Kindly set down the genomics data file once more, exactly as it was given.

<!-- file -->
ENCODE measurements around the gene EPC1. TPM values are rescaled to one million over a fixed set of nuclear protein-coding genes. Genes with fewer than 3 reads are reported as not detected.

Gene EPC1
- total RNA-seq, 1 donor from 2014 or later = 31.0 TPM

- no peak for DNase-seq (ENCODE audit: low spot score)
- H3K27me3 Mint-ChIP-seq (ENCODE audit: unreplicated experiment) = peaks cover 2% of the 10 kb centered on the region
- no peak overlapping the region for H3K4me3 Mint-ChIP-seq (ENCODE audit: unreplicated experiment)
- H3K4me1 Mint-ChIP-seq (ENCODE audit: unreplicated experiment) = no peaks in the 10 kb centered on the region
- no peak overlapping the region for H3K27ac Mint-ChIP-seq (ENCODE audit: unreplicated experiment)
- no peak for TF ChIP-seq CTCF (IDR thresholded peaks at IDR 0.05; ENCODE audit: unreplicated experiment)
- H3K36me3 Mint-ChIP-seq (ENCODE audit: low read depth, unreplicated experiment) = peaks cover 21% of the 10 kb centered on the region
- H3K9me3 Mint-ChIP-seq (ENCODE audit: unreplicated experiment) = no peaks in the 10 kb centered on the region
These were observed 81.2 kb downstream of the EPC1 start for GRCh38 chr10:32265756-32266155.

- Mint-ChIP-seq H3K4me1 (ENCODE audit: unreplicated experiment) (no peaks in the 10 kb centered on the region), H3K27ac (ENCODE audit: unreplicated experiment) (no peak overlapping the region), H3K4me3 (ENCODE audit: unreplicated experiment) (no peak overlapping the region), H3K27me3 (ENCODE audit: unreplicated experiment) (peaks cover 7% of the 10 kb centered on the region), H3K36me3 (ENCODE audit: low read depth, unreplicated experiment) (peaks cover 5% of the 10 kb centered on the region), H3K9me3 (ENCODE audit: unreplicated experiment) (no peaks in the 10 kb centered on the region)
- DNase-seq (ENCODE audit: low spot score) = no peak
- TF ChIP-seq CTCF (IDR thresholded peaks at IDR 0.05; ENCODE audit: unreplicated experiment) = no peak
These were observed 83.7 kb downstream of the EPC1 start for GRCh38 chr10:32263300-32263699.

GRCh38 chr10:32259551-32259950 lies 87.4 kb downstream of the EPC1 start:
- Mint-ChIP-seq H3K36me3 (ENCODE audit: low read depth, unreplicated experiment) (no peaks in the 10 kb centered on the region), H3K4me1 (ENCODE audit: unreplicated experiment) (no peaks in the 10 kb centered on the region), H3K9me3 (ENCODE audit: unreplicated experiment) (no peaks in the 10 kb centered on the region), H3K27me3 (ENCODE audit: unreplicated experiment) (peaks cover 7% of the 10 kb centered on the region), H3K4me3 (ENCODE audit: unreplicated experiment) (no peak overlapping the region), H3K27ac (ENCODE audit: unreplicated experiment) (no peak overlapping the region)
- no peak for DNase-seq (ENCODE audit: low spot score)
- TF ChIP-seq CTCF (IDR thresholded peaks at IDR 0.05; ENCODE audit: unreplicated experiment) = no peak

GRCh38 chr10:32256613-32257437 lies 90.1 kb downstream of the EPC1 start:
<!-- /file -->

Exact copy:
ENCODE measurements around the gene EPC1. TPM values are rescaled to one million over a fixed set of nuclear protein-coding genes. Genes with fewer than 3 reads are reported as not detected.

Gene EPC1
- total RNA-seq, 1 donor from 2014 or later = 31.0 TPM

- no peak for DNase-seq (ENCODE audit: low spot score)
- H3K27me3 Mint-ChIP-seq (ENCODE audit: unreplicated experiment) = peaks cover 2% of the 10 kb centered on the region
- no peak overlapping the region for H3K4me3 Mint-ChIP-seq (ENCODE audit: unreplicated experiment)
- H3K4me1 Mint-ChIP-seq (ENCODE audit: unreplicated experiment) = no peaks in the 10 kb centered on the region
- no peak overlapping the region for H3K27ac Mint-ChIP-seq (ENCODE audit: unreplicated experiment)
- no peak for TF ChIP-seq CTCF (IDR thresholded peaks at IDR 0.05; ENCODE audit: unreplicated experiment)
- H3K36me3 Mint-ChIP-seq (ENCODE audit: low read depth, unreplicated experiment) = peaks cover 21% of the 10 kb centered on the region
- H3K9me3 Mint-ChIP-seq (ENCODE audit: unreplicated experiment) = no peaks in the 10 kb centered on the region
These were observed 81.2 kb downstream of the EPC1 start for GRCh38 chr10:32265756-32266155.

- Mint-ChIP-seq H3K4me1 (ENCODE audit: unreplicated experiment) (no peaks in the 10 kb centered on the region), H3K27ac (ENCODE audit: unreplicated experiment) (no peak overlapping the region), H3K4me3 (ENCODE audit: unreplicated experiment) (no peak overlapping the region), H3K27me3 (ENCODE audit: unreplicated experiment) (peaks cover 7% of the 10 kb centered on the region), H3K36me3 (ENCODE audit: low read depth, unreplicated experiment) (peaks cover 5% of the 10 kb centered on the region), H3K9me3 (ENCODE audit: unreplicated experiment) (no peaks in the 10 kb centered on the region)
- DNase-seq (ENCODE audit: low spot score) = no peak
- TF ChIP-seq CTCF (IDR thresholded peaks at IDR 0.05; ENCODE audit: unreplicated experiment) = no peak
These were observed 83.7 kb downstream of the EPC1 start for GRCh38 chr10:32263300-32263699.

GRCh38 chr10:32259551-32259950 lies 87.4 kb downstream of the EPC1 start:
- Mint-ChIP-seq H3K36me3 (ENCODE audit: low read depth, unreplicated experiment) (no peaks in the 10 kb centered on the region), H3K4me1 (ENCODE audit: unreplicated experiment) (no peaks in the 10 kb centered on the region), H3K9me3 (ENCODE audit: unreplicated experiment) (no peaks in the 10 kb centered on the region), H3K27me3 (ENCODE audit: unreplicated experiment) (peaks cover 7% of the 10 kb centered on the region), H3K4me3 (ENCODE audit: unreplicated experiment) (no peak overlapping the region), H3K27ac (ENCODE audit: unreplicated experiment) (no peak overlapping the region)
- no peak for DNase-seq (ENCODE audit: low spot score)
- TF ChIP-seq CTCF (IDR thresholded peaks at IDR 0.05; ENCODE audit: unreplicated experiment) = no peak

GRCh38 chr10:32256613-32257437 lies 90.1 kb downstream of the EPC1 start: